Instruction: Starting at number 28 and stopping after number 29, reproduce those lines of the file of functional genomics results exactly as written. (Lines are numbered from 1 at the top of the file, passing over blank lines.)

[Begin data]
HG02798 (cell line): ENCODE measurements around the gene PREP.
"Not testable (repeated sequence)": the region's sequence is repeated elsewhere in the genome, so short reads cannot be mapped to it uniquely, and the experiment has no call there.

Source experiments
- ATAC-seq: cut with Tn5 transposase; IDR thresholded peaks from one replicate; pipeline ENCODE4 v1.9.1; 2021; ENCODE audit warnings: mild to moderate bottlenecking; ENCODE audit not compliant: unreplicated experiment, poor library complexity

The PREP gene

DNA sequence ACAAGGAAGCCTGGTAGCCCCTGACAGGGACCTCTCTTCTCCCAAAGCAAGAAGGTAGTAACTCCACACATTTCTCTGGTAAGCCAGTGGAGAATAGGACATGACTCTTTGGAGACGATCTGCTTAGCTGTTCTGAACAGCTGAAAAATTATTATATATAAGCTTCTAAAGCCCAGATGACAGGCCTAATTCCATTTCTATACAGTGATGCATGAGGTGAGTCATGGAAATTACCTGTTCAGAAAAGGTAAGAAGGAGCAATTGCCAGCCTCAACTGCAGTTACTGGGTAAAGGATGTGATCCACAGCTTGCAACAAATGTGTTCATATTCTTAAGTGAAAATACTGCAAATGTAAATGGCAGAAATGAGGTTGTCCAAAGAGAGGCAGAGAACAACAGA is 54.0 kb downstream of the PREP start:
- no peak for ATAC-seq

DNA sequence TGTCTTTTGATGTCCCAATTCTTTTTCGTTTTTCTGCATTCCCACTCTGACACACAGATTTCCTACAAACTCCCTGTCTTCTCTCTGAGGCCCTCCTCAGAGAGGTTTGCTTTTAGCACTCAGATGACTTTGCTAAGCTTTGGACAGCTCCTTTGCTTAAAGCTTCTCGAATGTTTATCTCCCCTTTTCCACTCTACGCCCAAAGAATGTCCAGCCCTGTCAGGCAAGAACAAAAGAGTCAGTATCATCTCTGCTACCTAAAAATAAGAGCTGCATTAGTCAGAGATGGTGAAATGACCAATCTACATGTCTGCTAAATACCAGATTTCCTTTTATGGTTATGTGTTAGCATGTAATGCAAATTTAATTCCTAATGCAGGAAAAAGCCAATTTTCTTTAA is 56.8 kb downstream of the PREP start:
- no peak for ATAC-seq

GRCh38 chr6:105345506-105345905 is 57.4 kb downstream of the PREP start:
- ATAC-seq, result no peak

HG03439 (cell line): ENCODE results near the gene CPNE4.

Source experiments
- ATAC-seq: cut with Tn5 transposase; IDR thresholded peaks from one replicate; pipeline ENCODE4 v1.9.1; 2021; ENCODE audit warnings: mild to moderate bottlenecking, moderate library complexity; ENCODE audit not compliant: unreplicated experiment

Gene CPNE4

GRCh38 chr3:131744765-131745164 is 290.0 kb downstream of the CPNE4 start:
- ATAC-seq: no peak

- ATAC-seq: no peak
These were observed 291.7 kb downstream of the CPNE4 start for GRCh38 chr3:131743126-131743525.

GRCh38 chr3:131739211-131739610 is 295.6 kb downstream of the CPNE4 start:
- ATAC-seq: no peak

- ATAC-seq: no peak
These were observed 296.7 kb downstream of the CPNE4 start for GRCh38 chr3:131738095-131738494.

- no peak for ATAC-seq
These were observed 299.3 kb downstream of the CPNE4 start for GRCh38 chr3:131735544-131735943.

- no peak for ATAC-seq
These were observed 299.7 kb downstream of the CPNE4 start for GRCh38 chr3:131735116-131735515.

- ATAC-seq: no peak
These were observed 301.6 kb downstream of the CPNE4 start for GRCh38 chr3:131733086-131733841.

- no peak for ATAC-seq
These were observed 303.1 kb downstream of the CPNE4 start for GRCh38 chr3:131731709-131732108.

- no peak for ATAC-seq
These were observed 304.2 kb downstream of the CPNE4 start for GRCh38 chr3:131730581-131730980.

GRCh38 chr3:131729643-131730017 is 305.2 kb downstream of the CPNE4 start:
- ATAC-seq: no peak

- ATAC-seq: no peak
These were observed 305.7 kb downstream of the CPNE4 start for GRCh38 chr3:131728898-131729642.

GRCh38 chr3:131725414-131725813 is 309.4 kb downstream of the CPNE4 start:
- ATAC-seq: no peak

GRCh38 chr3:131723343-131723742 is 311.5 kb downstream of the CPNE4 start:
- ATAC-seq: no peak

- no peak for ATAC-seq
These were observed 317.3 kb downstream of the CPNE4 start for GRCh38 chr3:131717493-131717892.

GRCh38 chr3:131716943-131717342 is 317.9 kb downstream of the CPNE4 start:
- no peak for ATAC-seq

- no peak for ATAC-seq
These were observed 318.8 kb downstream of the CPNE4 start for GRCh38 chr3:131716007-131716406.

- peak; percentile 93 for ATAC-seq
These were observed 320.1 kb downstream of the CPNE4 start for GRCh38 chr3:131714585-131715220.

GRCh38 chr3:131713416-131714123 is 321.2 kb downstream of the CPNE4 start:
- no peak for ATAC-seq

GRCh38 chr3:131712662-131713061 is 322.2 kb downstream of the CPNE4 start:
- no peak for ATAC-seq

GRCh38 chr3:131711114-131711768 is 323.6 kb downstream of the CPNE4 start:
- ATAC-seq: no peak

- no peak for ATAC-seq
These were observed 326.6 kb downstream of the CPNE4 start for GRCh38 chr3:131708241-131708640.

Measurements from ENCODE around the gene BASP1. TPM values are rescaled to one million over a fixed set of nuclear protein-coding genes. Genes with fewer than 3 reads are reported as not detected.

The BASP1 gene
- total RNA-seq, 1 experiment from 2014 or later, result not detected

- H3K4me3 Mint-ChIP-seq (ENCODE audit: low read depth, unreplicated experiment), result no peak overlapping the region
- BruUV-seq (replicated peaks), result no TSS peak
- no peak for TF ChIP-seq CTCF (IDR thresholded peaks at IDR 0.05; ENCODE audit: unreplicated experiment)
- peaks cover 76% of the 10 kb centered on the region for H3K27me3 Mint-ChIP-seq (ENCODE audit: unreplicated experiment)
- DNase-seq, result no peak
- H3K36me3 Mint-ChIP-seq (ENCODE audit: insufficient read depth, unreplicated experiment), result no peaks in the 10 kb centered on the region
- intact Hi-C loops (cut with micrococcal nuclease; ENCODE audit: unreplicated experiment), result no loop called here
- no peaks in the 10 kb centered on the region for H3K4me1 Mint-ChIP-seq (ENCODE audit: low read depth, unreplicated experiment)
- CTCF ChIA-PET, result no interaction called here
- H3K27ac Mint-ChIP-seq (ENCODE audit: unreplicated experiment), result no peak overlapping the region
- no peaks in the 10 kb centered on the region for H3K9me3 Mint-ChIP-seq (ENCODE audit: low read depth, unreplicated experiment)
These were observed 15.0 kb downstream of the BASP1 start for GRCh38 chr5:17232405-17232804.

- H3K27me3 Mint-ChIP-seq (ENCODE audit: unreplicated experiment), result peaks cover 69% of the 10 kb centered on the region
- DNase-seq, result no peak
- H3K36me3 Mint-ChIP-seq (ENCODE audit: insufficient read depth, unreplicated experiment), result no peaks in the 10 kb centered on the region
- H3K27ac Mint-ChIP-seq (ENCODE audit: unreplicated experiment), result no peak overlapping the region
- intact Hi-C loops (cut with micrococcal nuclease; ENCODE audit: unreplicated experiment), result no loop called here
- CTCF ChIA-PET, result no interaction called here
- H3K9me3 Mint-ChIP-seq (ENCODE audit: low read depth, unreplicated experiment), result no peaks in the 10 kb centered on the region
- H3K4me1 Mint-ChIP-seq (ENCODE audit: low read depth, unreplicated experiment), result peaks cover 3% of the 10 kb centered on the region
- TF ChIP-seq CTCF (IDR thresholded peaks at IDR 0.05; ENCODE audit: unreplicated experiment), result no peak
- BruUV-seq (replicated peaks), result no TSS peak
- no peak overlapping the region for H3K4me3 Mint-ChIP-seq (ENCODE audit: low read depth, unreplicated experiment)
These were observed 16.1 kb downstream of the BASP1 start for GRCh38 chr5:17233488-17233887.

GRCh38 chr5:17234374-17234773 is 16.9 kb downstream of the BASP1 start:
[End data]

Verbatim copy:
- ATAC-seq: no peak
These were observed 301.6 kb downstream of the CPNE4 start for GRCh38 chr3:131733086-131733841.